The five-year-long housing crash is not over. Nationwide, prices have fallen a stunning 33 percent from their peak. While the Philadelphia area's housing market has held up as well as any in the country, prices in this region are off 17 percent. Given the millions of foreclosure and short sales in process nationwide, house prices will decline further.

It is hard to be enthusiastic about the economy's prospects as long as housing prices are falling. A house is most families' most important asset, and the crash has cost the typical American homeowner nearly $85,000 in housing wealth. The loss is particularly hard on middle-income households, who have benefited less than their higher-income neighbors from rising stock prices.

Shaky housing prices have also made it difficult for the owners of small businesses to use their homes as collateral. Bank lending to small businesses has picked up during the last year, but it is hard to see how credit will flow freely until housing prices increase again. Since small businesses are a key part of job creation, this is a significant impediment to a stronger job market.

Local governments, meanwhile, struggle as falling housing prices hit property-tax revenue. Despite increasing millage rates in many parts of the country, tax revenue is growing near its slowest pace on record. Given the lag between market-price changes and tax assessments, revenues are likely to slow even more in the coming year. Local governments thus have little choice but to continue cutting budgets and laying off workers.

Most worrisome is the risk that housing will resume the vicious cycle seen at the depths of the Great Recession, when falling prices pushed more homeowners underwater - their loan balances exceeded their homes' market values - causing more defaults, more distress sales, and even lower prices.

With an estimated 14 million homeowners already in this predicament, such a cycle is a real possibility. Adding to the concern, the average underwater mortgage exceeds the property's market value by nearly $50,000. It wouldn't take much to persuade many people in that situation to send their keys back to lenders; a leaky roof or a broken air conditioner could be the trigger, particularly if rental housing is available nearby for less than the cost of a mortgage.

Decisions to default depend critically on expectations about future housing prices. If homeowners think prices will rise, they are more likely to hold on; if they believe more price declines are coming, they are likely to give up. This can quickly become a vicious cycle, as occurred during the depths of the recession. That cycle was broken only after a massive policy effort by the Federal Reserve, Congress, and the Obama administration, including the government takeover of Fannie Mae and Freddie Mac and three rounds of housing tax credits.

Because the risks of another downward spiral are so high, policymakers should consider providing additional temporary help to the housing and mortgage markets. Most immediately, Congress should delay a decline in conforming mortgage-loan limits, which is set to occur in October. The limits will restrict future lending by Fannie Mae, Freddie Mac, and the Federal Housing Administration, three agencies that currently make nearly all of the nation's mortgage loans.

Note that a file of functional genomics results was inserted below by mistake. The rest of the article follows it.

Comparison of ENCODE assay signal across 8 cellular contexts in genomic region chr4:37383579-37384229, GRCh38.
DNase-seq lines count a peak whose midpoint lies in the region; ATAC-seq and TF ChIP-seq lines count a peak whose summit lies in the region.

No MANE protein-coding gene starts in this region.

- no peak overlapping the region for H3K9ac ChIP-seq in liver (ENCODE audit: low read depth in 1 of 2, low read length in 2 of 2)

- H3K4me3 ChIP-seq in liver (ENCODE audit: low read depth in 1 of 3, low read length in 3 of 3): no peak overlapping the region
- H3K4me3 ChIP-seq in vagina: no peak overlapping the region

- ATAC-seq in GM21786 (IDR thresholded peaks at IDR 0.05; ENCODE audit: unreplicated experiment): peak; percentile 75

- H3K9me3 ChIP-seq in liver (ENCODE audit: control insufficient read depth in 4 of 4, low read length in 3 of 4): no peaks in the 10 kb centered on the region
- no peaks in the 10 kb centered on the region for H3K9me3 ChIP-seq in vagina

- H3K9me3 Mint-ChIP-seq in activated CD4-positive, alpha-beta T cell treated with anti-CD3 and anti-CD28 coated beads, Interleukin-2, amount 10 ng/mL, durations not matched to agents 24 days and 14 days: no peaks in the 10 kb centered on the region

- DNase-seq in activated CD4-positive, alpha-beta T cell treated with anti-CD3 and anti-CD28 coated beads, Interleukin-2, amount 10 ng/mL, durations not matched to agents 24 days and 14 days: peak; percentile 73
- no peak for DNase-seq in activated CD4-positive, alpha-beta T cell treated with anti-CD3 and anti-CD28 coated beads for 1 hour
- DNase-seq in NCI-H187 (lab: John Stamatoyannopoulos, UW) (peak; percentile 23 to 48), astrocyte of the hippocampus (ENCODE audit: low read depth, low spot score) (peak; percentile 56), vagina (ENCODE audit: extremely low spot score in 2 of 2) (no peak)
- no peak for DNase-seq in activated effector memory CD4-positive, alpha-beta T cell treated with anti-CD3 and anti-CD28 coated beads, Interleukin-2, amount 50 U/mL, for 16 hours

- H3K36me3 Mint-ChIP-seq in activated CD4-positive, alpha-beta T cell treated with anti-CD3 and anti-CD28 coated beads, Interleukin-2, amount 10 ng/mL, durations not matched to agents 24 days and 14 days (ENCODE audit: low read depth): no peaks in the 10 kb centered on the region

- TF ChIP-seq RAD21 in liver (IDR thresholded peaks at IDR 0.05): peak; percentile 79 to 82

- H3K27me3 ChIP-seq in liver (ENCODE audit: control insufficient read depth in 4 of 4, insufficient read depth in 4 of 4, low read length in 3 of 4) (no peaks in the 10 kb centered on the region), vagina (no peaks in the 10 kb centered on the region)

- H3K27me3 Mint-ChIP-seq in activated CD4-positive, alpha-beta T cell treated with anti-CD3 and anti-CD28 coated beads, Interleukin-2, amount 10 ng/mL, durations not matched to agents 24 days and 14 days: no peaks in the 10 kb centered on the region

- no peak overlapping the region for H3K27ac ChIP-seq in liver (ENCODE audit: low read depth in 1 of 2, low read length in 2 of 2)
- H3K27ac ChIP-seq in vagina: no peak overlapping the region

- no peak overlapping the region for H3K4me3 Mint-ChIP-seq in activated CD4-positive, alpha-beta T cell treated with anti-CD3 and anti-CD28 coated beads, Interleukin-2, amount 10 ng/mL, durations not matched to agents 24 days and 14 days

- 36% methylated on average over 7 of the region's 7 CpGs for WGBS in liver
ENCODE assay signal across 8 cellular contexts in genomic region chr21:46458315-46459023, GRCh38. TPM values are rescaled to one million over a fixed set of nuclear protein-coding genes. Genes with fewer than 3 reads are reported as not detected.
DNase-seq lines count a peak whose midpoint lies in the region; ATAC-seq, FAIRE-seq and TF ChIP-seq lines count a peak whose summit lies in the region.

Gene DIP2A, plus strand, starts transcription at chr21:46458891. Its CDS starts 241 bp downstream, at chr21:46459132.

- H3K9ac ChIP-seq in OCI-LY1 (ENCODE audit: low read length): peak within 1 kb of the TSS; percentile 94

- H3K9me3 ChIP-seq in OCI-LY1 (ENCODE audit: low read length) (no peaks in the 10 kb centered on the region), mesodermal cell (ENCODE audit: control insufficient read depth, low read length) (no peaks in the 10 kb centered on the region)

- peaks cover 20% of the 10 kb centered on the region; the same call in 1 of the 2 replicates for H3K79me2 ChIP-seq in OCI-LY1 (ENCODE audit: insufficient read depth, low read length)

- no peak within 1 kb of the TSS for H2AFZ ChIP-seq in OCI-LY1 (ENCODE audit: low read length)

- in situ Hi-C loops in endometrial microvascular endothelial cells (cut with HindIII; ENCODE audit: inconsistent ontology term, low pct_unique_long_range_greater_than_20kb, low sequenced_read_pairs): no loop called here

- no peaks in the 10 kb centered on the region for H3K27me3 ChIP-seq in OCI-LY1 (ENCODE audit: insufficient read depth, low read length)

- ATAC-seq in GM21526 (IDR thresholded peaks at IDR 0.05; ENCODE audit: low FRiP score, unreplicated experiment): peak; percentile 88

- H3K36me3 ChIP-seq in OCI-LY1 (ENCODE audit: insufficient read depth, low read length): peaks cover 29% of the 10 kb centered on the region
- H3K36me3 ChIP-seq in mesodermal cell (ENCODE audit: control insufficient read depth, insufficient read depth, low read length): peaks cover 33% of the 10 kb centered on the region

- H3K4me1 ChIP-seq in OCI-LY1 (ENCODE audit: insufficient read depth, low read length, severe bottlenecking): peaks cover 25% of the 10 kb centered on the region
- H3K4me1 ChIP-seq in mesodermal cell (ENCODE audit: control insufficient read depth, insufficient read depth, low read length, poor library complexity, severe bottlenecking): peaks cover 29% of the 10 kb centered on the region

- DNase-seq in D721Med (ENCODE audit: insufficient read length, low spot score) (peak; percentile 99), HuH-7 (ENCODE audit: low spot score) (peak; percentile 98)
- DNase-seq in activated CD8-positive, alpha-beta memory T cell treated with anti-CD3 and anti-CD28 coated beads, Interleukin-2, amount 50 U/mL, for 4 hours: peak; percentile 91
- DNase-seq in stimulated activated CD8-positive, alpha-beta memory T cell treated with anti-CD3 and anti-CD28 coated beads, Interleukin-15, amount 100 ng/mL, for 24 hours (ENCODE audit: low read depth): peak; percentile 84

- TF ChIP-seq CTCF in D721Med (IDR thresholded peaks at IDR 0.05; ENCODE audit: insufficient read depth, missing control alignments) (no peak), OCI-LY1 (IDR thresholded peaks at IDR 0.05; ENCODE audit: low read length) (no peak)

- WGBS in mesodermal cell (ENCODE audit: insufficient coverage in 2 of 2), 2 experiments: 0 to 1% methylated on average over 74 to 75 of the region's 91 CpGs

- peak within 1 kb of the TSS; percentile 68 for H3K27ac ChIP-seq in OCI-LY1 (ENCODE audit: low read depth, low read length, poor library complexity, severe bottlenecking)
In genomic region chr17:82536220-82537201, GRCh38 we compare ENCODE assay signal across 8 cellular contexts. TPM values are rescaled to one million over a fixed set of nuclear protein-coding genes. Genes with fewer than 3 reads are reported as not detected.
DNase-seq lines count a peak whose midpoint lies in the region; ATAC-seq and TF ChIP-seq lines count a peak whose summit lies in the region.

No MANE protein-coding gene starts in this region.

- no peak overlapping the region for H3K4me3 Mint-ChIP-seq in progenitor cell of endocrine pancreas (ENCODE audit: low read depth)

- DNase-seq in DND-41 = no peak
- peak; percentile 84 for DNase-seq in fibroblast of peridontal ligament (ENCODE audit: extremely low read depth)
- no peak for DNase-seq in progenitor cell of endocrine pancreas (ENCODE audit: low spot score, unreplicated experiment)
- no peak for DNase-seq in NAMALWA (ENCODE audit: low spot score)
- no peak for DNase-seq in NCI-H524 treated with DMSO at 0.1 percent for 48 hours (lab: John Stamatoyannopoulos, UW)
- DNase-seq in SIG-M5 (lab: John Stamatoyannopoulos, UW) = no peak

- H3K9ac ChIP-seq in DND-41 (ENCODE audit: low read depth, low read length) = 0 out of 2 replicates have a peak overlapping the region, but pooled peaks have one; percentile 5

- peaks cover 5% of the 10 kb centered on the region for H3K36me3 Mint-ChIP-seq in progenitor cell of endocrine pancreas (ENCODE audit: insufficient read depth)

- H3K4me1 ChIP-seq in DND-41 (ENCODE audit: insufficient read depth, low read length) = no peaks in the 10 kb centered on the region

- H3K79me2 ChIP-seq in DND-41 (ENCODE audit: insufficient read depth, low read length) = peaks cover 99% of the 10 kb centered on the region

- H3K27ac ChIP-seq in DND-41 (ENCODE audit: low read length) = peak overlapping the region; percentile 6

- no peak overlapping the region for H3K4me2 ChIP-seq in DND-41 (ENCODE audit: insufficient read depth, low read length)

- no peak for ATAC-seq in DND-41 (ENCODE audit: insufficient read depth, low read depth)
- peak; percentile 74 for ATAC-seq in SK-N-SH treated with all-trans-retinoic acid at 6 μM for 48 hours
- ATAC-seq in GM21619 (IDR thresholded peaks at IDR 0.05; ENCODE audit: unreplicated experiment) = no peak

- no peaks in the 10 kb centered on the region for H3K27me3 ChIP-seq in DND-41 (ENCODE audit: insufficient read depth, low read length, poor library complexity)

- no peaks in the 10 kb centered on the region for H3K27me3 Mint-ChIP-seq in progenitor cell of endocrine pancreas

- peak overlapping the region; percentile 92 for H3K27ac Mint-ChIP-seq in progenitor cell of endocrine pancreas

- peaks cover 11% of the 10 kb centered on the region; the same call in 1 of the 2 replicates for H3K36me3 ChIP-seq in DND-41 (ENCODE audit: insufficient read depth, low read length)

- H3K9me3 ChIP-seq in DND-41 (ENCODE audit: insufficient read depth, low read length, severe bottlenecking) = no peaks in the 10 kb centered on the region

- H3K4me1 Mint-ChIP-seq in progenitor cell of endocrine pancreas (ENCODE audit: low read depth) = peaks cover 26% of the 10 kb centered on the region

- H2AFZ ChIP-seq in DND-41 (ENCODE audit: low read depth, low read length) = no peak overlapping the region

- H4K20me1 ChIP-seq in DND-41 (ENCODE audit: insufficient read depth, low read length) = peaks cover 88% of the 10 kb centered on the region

The limits were raised during the recession to help the government fill the void left by the collapsing private lending market. The higher limits were never intended to be permanent, but it would be worthwhile for policymakers to extend them for another year.

Without an extension, housing markets in the Northeast, including Philadelphia, as well as in Florida and on the West Coast could face significant reductions in credit. More than a tenth of the mortgage loans made in these areas last year would exceed the lower limits that will take effect unless Congress acts.

Reducing the loan limits is a good test of whether private mortgage lenders are willing and able to step up as the government steps back, but doing so this year may be premature. The nation's largest financial institutions appear to have the necessary capital to increase lending, but home buyers will have to pay somewhat higher interest rates than they do now - as much as a half percentage point.

But if the test does not go according to plan, mortgage rates could rise much more. This cannot be ruled out, particularly given increased concentration in the mortgage industry since the financial crisis and the greater market power of today's large institutions. There would be no meaningful cost to taxpayers of delaying a reduction in the conforming loan limits, but the cost of a misjudgment to the housing market and economy would be high.

Delaying the reduction in conforming loan limits won't solve the housing market's problems, yet it is still worth doing, because the housing downturn remains the most serious threat to the economic expansion.